, 23 tweets, 8 min read Read on Twitter
”How cities erode gender inequalities: a new theory & evidence from Cambodia”!

This is the most important paper I’ve ever written, the culmination of a decade’s work on social norms, & it’s just been accepted by Gender & Society!!

This is the 3rd (maybe 4th?) paper I’ve submitted to Gender & Society!!

All rejected!! 😫

But I kept on trying... 🙇‍♀️

Persevering!! 🐘

And I was especially keen for this paper to be accepted there, hopefully encouraging more studies in this field! 😊🙌🏞🏙
Here's the thing..

Studies of social change typically look at individual- or country-level characteristics

This omits the #places we live in.

In subnational comparisons, we see faster social change in cities.


And what does it tell us about the drivers of social change?
Much research suggests female employment -> support for gender equality.

Gender inequalities are largest, and slowest to close, in rural areas.

So could more female employment in rural areas -> more support for equality?
How can we investigate this?

What we really need, perhaps, is a labour demand shock in rural areas.

A big spike in female employment!

Then we can see if this shifts gender relations.

So how might we create/ find that?
What about Cambodia?!

As labour costs rise in China, garment manufacturing has moved to neighbouring countries: Cambodia, & its cheap rural regions

Mostly employing women!

Ta da!

The perrrfect place to explore if rising rural female employment -> gender equality? 🤔
"But hold up", you say.

"That's poorly paid, low status work, ofc it wont erode inequality".

So besides doing research in villages, I also did research in the city, to see how the impact of garment work was mediated by rural/urban context. 🏙️

Comparative rural-urban research!
"But migration is selective!", you object. "Maybe more liberal people go to cities?"

Certainly possible!

So let's interview rural-urban migrants, and listen to their life history narratives, about how their beliefs have changed through migrating to the city!
So I did comparative rural-urban research:

Lived in the village & the city.

Interviewed long-term urban & rural residents

As well as circular & permanent migrants.

Would love to see others use this methodology, to explore the causes of #subnational variation!
This is actually my 2nd study doing rural-urban qualitative research.

1st trialed in #Zambia: lived in the city for a year, & 4 months in rural areas

After that study, I anticipated that more rural female employment would close gender inequalities

So the whole point of the Cambodia study was to test my earlier hypothesis from Zambia.

I chose Cambodia *BECAUSE* of this labor demand shock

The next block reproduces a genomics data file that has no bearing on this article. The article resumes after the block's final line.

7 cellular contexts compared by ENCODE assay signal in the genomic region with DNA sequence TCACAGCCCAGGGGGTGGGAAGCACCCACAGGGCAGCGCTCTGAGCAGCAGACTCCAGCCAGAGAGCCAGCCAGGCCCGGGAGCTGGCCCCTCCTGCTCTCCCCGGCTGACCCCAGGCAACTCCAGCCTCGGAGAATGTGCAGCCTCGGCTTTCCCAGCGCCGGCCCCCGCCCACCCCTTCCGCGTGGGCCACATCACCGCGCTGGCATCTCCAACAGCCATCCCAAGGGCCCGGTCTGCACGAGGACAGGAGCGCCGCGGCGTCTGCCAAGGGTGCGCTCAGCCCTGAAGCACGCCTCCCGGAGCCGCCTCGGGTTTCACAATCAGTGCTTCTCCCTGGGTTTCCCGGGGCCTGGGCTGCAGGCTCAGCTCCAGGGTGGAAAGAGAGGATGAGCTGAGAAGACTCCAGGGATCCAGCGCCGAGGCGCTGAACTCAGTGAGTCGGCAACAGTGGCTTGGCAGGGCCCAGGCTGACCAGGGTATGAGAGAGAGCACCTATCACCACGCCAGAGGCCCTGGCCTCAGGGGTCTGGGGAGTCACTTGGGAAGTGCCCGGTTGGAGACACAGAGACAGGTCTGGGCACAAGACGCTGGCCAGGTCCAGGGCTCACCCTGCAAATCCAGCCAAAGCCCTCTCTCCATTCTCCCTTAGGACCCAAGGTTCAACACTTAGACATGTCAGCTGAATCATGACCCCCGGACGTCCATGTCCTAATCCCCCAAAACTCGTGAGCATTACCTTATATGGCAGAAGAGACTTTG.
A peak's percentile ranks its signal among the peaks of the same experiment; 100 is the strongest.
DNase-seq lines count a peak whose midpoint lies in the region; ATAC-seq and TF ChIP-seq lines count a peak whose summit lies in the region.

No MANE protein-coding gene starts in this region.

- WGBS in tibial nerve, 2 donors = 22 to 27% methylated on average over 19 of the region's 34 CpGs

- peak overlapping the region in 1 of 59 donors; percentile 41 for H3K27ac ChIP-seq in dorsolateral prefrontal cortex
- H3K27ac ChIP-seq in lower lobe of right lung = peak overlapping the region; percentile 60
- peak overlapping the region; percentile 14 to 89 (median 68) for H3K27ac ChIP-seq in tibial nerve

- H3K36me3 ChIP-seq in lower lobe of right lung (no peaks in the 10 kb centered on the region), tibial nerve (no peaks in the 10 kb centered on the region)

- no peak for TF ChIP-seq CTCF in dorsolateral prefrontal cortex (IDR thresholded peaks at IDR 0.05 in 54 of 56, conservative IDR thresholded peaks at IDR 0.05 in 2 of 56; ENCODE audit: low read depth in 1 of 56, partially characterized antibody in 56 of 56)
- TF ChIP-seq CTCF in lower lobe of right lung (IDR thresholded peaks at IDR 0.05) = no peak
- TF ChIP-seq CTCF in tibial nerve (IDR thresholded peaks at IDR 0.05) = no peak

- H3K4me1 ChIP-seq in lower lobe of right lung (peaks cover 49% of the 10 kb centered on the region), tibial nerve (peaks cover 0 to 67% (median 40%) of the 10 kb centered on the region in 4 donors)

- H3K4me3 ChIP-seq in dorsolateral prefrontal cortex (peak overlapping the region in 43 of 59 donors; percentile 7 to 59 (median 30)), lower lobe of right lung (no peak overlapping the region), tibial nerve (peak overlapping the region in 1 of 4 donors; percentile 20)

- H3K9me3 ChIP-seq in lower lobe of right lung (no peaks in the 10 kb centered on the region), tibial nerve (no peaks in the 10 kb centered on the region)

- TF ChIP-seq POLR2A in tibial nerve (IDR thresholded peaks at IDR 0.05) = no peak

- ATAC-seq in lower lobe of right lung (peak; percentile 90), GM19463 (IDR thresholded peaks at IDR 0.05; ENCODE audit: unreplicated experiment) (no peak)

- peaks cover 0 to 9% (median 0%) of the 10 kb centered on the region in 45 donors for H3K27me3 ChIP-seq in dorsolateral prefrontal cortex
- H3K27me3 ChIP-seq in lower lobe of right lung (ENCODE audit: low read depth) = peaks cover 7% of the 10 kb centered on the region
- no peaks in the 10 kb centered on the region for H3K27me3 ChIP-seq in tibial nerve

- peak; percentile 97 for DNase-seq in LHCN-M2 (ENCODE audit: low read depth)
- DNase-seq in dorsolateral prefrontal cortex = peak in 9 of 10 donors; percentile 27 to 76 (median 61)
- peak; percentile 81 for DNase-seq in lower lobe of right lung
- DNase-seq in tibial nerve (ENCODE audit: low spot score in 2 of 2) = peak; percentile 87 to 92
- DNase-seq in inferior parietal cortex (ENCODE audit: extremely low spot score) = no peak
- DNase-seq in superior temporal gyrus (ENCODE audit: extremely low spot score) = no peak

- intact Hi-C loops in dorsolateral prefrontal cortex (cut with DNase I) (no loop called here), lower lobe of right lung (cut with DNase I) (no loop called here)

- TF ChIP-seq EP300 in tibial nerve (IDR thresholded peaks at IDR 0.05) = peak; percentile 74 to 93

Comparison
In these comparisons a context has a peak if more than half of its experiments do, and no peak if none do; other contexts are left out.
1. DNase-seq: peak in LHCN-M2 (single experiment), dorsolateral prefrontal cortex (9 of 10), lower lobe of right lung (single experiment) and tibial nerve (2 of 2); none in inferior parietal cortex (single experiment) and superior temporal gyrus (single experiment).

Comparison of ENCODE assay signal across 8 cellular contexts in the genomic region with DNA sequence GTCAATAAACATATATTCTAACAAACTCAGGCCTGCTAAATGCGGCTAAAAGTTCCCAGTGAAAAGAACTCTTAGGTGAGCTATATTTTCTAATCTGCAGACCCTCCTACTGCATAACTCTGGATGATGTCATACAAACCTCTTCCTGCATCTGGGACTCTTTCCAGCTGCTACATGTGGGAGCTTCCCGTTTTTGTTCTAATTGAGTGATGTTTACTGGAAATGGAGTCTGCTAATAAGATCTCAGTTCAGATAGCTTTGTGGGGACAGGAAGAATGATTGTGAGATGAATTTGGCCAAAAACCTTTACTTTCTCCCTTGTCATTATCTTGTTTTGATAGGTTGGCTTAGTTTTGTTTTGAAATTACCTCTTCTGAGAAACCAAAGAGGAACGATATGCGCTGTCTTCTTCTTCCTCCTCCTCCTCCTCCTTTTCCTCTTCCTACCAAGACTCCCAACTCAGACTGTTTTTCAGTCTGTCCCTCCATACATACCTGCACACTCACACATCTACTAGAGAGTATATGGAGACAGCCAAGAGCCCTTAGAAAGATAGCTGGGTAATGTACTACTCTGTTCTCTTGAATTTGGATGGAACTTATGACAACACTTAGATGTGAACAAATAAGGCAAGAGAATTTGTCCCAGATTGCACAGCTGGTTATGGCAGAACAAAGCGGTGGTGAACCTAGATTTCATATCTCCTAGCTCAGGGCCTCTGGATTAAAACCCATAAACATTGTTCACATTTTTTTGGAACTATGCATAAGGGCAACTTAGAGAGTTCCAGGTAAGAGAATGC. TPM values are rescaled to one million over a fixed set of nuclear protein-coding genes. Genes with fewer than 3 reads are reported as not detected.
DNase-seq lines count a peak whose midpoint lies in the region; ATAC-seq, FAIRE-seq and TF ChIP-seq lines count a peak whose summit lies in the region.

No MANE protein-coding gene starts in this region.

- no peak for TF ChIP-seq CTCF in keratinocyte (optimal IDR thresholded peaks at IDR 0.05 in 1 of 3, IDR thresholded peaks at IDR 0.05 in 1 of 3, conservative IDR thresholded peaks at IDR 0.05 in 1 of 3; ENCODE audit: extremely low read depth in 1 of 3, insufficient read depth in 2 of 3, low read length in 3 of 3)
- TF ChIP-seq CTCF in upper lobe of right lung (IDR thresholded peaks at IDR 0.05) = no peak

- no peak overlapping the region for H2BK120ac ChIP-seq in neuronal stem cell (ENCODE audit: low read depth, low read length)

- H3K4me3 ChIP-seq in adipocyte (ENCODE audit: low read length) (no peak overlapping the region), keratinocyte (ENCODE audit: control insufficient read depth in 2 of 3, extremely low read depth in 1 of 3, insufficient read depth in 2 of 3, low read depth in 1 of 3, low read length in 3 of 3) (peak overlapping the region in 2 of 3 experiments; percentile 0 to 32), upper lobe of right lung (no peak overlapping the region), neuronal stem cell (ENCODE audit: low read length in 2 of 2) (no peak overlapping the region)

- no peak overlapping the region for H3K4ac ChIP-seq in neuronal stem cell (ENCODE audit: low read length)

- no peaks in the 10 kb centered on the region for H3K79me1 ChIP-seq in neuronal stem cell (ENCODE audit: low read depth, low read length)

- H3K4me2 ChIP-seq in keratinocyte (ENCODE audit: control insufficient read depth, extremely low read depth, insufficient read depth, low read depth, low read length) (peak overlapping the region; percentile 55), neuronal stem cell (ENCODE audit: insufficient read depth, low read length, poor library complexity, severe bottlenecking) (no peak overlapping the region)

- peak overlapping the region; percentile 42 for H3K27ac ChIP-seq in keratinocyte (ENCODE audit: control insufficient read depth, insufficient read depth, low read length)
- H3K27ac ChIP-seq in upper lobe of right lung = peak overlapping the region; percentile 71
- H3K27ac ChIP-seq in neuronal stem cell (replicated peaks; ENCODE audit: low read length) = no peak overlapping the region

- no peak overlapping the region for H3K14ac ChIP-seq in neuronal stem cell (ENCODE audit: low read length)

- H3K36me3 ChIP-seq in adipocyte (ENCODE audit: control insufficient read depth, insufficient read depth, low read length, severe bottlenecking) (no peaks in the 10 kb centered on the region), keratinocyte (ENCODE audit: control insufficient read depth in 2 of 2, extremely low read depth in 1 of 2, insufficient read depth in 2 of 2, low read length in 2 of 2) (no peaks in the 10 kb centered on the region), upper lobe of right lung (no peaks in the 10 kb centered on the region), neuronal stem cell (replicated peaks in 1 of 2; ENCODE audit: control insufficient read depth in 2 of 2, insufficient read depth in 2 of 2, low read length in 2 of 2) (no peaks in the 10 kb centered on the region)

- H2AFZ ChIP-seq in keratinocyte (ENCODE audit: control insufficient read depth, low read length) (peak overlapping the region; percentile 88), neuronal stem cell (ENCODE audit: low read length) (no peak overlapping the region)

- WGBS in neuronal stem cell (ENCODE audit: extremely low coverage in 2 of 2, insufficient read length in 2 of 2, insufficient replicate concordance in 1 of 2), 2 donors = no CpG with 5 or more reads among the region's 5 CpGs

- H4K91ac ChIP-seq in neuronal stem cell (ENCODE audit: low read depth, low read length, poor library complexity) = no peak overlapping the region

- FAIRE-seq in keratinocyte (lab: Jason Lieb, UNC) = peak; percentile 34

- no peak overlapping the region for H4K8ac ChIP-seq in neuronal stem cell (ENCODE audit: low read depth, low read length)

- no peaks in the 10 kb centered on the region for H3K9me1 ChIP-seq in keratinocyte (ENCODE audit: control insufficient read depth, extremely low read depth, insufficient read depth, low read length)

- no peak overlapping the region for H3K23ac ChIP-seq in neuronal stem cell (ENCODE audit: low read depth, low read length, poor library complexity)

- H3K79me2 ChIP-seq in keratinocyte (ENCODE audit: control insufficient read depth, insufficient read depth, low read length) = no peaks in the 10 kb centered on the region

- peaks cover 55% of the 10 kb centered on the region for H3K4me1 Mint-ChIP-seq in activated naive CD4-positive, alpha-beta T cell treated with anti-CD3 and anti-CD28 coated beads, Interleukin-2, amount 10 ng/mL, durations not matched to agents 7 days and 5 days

I wanted to see if I was right!

But was I?

I was not correct!

Mass female employment is NOT enough to erode gender inequalities

Something else is happening in cities:


Mixing with diverse others, sharing ideas, seeing alternatives, questioning established practices, & bitching about the patriarchy!!
So whereas gender theorists often suggest that rising female #employment has catalysed a shift in gender beliefs,

My comparative work highlights an additional important process:


Gathering together, reflecting on unfair practices, supporting each other!
So, I suggest that cities catalyse 3 key process:

1) Raising the opportunity cost of the male breadwinner model 💰

2) Resulting exposure to women in socially valued roles 👮‍♀️👩‍🎓👩‍💼

3) Association! 🗣️🤨🤔

And these 3 processes may be key to gender equality more broadly!
"But wait a mojito", you say.

"That's just Cambodia & Zambia".

"No external validity"

So that's why I then tried *really* hard to get funds for a Ugandan sociologist to come to Britain, to do a comparative rural-urban study of gender inequality here!!

Are the same processes at work?



Though I maintain it would have been absolutely epic!
So I don't claim external validity!

And would absafruitly😍 for others to investigate the causes of subnational differences elsewhere!

Then reflect on what this tells us about the drivers of social change!

I have some ideas on how YOU might do that,

It's a new, open field!!
Anywayyys, sorry for such a lonnng thread!!

But I think this topic is hugely revealing yet wildly under-explored

As you can see, I really do NOT mind being proven wrong!

So if you're interested, slide into my DMs, & let's chat about the causes of subnational variation!!

And this isn't just a question for gender!

We can also use comparative qualitative work to understand the causes of subnational variation in support for:

- immigration
- LGBT rights
- racial equality
- accountability

All these are often more supported in cities.

Due to the density, diversity, interconnectedness of cities,

you’re more likely to see MANY women demonstrating equal competence in socially valued roles

& discuss this with others

So become emboldened to experiment more, to transgress, to push back, to disrupt inequalities!
Similar processes *could* operate for politics:

In interconnected, heterogeneous, densely populated cities,

You’re more likely to see successful strikes, protests

And collectively critique established practices.

So this *may* explain higher demands for accountability in 🌃
Why do #cities erode inequalities?

And what does this tell us about the drivers of #socialchange?

Curious, but busy?

The wonderful Salimah Samji @HarvardCID and I recorded a #podcast just for you. 😊

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